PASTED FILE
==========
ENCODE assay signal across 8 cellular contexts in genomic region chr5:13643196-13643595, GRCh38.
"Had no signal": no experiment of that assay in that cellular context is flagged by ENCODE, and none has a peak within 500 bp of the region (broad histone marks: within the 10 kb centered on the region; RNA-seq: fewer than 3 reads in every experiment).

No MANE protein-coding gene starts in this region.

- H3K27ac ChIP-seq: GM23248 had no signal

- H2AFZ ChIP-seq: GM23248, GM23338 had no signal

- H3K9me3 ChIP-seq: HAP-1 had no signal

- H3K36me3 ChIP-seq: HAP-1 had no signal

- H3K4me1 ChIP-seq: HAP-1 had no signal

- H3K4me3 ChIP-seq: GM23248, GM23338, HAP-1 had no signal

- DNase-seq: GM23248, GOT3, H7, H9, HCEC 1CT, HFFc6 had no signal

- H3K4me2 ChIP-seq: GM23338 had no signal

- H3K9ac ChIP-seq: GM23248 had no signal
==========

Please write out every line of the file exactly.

ENCODE assay signal across 8 cellular contexts in genomic region chr5:13643196-13643595, GRCh38.
"Had no signal": no experiment of that assay in that cellular context is flagged by ENCODE, and none has a peak within 500 bp of the region (broad histone marks: within the 10 kb centered on the region; RNA-seq: fewer than 3 reads in every experiment).

No MANE protein-coding gene starts in this region.

- H3K27ac ChIP-seq: GM23248 had no signal

- H2AFZ ChIP-seq: GM23248, GM23338 had no signal

- H3K9me3 ChIP-seq: HAP-1 had no signal

- H3K36me3 ChIP-seq: HAP-1 had no signal

- H3K4me1 ChIP-seq: HAP-1 had no signal

- H3K4me3 ChIP-seq: GM23248, GM23338, HAP-1 had no signal

- DNase-seq: GM23248, GOT3, H7, H9, HCEC 1CT, HFFc6 had no signal

- H3K4me2 ChIP-seq: GM23338 had no signal

- H3K9ac ChIP-seq: GM23248 had no signal